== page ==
Prior to joining the RAF, potential apprentices had to sit entry examinations in MATHS, SCIENCE and ENGLISH & GENERAL subjects. Would YOU qualify today?
The purpose of the aircraft apprenticeship was to train young men to become highly-skilled radio and radar fitters who would service and maintain the sophisticated electronic equipment operated by the Royal Air Force.
Practical Subjects included Basic workshop practice plus Operation and Maintenance of selected radio equipments, internal combustion engines and associated electrical equipment. Theoretical Subjects included Mathematics, Mechanics and Physics, Radio Engineering Science, Engineering Drawing and English and Cultural Studies.
The first year of training involved detailed studies of basic electrical and electronic theory, ranging from valves and transistors to magnetrons and waveguides. Regular exams ensured that we paid attention and before long we were becoming little "egg heads". But it was not all classroom theory. There were very modern (for those days) laboratories and workshops where theory could be put into practice and the subject of electronics and electricity was becoming less of a mystery.
In the second year, our studies began to focus on specific areas of RAF electronics and the entry began to split up into areas of expertise such as ground wireless/radar installations or airborne radar systems.
The third year saw us in our final trade groups. Click on a group for details....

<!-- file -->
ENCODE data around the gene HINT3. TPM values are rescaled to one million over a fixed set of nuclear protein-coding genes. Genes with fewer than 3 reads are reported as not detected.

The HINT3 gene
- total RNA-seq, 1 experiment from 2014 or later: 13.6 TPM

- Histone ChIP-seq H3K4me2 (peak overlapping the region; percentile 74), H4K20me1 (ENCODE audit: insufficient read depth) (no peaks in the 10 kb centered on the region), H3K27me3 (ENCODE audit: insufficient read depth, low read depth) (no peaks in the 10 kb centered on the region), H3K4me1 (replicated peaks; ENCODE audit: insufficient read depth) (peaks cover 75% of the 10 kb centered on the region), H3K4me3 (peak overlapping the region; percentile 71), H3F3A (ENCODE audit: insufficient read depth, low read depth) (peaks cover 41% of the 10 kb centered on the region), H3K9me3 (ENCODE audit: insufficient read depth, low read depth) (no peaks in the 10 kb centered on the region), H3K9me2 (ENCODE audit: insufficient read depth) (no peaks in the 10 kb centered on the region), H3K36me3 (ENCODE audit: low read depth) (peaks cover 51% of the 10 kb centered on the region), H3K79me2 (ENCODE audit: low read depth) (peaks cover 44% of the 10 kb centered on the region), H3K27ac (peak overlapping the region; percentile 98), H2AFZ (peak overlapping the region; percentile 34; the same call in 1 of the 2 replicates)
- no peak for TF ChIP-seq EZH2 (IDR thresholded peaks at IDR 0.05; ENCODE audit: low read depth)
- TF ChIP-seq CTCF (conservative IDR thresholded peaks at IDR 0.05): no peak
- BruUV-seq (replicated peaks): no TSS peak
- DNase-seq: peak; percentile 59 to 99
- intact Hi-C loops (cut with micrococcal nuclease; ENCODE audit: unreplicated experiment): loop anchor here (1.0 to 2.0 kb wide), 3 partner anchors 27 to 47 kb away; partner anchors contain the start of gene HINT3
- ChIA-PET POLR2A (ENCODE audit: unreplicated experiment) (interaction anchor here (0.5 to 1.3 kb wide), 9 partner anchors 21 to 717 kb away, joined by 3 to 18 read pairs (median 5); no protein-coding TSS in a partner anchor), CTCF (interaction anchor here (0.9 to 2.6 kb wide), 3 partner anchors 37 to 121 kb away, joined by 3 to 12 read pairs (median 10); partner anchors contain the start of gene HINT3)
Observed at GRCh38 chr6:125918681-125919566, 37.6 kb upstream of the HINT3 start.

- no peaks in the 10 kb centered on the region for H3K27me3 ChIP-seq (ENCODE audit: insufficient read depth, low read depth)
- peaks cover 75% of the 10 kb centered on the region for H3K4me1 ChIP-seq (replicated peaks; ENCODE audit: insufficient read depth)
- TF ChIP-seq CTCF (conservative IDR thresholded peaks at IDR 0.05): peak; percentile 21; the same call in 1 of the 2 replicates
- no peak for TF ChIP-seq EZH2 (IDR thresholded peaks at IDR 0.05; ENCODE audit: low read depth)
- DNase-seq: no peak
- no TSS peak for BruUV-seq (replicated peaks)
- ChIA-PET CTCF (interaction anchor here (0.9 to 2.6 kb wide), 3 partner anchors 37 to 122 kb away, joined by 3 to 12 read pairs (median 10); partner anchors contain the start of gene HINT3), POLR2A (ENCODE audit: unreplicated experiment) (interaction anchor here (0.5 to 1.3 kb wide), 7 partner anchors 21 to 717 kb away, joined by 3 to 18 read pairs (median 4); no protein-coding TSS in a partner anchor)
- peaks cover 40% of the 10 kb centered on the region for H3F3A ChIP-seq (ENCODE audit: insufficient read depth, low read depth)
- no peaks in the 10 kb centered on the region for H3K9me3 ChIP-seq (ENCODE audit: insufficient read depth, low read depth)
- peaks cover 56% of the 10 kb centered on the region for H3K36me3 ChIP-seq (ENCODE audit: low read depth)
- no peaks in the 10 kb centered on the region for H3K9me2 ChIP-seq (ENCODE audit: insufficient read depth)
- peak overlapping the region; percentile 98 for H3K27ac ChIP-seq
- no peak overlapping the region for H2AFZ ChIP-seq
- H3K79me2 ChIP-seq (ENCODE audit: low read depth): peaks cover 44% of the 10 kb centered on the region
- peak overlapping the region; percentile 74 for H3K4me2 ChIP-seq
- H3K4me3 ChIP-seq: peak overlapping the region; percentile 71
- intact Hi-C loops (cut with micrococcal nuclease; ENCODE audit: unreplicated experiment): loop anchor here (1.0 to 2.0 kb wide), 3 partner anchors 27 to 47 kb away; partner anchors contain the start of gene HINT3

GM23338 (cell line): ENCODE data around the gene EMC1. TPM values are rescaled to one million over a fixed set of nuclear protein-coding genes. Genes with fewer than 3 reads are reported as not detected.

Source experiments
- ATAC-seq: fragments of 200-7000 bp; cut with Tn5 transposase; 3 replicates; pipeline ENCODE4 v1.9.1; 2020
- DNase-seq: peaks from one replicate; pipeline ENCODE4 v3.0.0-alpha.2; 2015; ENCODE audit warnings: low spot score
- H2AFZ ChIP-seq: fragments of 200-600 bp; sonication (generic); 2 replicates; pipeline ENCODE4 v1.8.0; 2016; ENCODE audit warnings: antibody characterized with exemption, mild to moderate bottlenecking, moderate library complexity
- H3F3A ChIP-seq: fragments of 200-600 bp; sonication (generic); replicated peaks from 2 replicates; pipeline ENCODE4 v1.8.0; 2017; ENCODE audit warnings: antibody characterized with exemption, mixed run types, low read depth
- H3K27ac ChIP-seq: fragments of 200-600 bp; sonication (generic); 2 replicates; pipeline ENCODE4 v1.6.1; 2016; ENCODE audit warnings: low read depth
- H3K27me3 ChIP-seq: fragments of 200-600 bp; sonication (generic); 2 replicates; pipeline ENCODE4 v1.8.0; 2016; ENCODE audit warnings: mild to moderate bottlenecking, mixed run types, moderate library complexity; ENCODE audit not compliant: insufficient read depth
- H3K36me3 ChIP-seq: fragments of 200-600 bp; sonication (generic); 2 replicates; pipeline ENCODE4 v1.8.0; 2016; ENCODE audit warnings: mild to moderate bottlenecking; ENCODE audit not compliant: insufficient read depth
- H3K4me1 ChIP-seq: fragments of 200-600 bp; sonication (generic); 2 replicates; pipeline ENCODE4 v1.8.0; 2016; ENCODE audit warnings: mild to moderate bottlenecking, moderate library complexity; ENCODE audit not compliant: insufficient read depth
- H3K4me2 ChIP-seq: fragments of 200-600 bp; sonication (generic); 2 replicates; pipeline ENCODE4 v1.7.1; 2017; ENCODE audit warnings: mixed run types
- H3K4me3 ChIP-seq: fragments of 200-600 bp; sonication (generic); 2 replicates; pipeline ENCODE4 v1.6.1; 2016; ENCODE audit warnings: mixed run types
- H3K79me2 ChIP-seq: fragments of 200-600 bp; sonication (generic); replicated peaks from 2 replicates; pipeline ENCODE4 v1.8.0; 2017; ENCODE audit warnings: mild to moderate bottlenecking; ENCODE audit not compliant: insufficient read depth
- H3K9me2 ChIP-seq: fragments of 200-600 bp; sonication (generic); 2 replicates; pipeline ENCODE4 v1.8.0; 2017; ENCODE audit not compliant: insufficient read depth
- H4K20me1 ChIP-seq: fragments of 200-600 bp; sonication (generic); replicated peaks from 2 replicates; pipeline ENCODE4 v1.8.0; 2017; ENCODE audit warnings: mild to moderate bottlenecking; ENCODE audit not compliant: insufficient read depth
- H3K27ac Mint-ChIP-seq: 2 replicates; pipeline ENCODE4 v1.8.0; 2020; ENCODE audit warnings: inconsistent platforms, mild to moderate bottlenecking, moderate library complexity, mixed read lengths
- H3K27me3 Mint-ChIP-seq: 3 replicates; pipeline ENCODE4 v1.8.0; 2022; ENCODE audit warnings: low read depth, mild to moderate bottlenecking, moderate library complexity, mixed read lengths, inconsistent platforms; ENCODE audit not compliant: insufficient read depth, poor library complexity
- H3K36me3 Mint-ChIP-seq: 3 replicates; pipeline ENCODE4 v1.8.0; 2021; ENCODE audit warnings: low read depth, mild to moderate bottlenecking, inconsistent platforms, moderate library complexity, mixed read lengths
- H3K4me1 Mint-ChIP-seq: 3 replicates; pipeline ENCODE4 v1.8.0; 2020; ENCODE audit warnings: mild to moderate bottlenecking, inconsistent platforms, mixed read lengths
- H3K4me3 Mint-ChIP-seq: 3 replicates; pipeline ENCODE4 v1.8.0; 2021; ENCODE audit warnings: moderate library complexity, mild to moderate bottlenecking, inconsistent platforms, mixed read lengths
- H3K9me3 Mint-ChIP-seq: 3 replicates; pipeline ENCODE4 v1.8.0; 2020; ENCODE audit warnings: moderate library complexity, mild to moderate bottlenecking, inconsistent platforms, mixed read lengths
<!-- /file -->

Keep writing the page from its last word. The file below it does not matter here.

A full list of the 100th Entry trades is shown HERE.
A selection of photos appears on this page. To see all photos
in this category, click the icon to see a slide show...
Classroom Theory - Transistors
Class 100AB1 at the rear of 3 Block
During the training, 'mock' exams like the one below were taken to monitor progress and famililiarise students with with the type of questions to expect in the REAL exam.
COULD YOU PASS THIS EXAM TODAY?
Practical exams involved fault-finding (troubleshooting) on complex electronic equipments where a componenent had been replaced with a dud item. It wasn't always necessary to actually FIND the fault in the specified time, but to demonstrate the logic behind your actions.
At the end of the 3 years, successful apprentices received a certificate detailing the subjects taken.
Another aspect of training was 'air experience'.
Many apprentices went up in a twin engined Vickers Varsity (right), and some flew in an Avro Anson. There was also a Vickers Valetta but this was not available to the 100th. Standard equipment that had to be worn included wear lifejacket, parachute-harness and WW2-headset. Some memories are posted on the 100th Entry Forum.
To complement air experience, there was a need for 'survival training' which included air sea rescue at RAF Chivenor in Devon.